On Janet's 19th birthday in 1922, her sister Ruth died at age 16. I've read that Ruth never recovered from the death of her father and had been unwell for some weeks before her death. Ruth wanted to grow up to be a writer. (The sisters probably shared one of the two large third-floor rooms above my apartment. One has a charming, built-in dressing table with a mirror between the two tall windows.)

I can't imagine what birthdays must have been like for Janet after 1922. 

Below is her graduation photo from the Radcliffe yearbook. She graduated cum laude in three and a half years, in the class of 1927. Between the Winsor School and Radcliffe, she distinguished herself at the Sorbonne, taking the annual exams and earning a degree there, too. She also studied botany at the Marine Biological Laboratory in Woods Hole, near Cape Cod. 


I am guessing that Janet began developing her distinctive "chic" style during her long stay in Paris during the war and also during her time there after Bryn Mawr.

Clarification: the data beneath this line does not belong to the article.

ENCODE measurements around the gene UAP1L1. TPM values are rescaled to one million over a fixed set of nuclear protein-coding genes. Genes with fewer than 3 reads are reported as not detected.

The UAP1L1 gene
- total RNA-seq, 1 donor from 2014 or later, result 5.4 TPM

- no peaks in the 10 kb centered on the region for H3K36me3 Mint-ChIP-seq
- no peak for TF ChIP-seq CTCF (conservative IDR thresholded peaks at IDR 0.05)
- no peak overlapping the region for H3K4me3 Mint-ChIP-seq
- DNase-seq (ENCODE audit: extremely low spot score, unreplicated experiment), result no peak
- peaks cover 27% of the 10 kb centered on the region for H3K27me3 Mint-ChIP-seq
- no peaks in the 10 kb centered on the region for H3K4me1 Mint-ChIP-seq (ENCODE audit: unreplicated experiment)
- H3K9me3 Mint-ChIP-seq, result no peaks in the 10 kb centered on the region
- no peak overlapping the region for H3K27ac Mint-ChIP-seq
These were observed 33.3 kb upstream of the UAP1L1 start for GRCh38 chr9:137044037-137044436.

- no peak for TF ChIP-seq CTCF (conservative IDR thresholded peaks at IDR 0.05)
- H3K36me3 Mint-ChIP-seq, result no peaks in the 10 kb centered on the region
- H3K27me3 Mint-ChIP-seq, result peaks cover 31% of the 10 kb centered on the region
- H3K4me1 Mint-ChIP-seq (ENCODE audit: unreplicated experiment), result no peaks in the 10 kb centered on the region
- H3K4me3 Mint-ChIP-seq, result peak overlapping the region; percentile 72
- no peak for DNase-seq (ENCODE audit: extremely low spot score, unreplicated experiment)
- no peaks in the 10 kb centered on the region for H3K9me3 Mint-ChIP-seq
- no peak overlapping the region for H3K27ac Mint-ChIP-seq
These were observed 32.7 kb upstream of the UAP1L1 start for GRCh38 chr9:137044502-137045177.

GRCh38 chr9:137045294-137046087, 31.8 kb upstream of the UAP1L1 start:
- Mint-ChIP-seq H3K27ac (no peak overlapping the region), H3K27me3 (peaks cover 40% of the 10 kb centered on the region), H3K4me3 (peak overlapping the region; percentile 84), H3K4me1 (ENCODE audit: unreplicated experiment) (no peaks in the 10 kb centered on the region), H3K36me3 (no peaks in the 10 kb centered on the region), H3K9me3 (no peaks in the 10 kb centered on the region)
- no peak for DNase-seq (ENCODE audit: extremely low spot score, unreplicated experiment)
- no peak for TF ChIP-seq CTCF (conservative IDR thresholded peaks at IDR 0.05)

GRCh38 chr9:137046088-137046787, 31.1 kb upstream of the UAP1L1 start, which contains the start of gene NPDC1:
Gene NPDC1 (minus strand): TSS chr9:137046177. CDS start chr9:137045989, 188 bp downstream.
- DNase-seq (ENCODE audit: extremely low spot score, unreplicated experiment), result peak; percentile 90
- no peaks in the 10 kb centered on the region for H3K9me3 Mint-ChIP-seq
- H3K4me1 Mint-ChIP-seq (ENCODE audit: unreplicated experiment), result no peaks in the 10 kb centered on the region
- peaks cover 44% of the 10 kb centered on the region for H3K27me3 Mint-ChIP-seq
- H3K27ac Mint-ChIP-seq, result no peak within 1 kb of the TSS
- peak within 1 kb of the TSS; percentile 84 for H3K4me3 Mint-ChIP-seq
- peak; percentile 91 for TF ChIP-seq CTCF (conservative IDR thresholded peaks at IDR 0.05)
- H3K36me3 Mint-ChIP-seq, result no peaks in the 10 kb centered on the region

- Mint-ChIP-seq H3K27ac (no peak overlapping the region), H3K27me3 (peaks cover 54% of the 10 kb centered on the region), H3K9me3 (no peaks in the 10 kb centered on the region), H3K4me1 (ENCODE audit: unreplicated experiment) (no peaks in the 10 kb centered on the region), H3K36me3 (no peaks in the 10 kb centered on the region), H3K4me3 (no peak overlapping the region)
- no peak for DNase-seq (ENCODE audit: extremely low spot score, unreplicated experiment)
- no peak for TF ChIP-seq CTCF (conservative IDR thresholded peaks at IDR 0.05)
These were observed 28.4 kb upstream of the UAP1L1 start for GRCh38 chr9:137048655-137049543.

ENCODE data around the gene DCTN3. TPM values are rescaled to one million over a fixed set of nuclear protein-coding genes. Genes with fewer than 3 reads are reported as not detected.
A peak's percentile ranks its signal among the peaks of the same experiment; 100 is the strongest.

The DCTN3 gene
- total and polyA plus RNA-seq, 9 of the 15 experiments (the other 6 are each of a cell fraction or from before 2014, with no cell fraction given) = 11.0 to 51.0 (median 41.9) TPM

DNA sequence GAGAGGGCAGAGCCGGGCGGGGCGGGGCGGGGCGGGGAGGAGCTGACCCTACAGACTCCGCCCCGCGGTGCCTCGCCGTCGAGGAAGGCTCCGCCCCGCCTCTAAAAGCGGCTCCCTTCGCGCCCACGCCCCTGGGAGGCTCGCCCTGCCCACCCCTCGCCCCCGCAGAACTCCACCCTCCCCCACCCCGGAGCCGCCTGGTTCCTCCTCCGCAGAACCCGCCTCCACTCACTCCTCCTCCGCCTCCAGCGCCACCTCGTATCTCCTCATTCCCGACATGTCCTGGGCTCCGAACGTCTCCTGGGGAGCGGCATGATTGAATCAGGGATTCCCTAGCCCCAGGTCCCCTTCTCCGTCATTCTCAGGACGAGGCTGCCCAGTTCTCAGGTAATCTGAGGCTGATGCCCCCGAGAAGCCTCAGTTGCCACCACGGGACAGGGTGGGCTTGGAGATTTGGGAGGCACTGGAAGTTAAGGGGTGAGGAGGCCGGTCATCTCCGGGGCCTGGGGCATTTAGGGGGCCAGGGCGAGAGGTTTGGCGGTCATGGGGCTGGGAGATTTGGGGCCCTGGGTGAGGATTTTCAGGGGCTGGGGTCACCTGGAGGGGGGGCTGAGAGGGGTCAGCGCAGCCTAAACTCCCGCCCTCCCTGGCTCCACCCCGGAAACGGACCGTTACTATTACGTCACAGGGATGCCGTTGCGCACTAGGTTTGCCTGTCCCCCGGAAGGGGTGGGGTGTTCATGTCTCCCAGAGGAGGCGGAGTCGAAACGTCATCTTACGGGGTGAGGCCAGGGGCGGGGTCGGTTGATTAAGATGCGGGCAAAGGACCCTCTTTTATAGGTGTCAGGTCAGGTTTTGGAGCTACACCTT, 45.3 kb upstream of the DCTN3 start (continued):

Janet was descended from a Mayflower ancestor on her mother's side, which meant a great deal in Boston society in the early 20th century. She made her social debut at a small tea party on October 27, 1921, hosted by her mother in what is now my living room. Her friend Mary Chute, who lived next door, made her debut at the same time. The next day a dance was held for them at the Somerset Club. 

Along with her studies, Janet did what Boston society girls did in those days: she volunteered for the Junior League and the Vincent Club. She starred in the French play that Harvard's Cercle Fran├žais put on in 1924, an exclusive event attended by the Francophile cream of society. She also went to countless parties, dances, dinners, weddings, and charity events with her fellow debs. I found her name throughout the Boston social pages along with descriptions of her evening dresses, which were often severely styled in black chiffon or velvet. (I wonder if she sewed them herself since she was handy with a needle. I also wonder if her family continued to be financially comfortable after her father died.)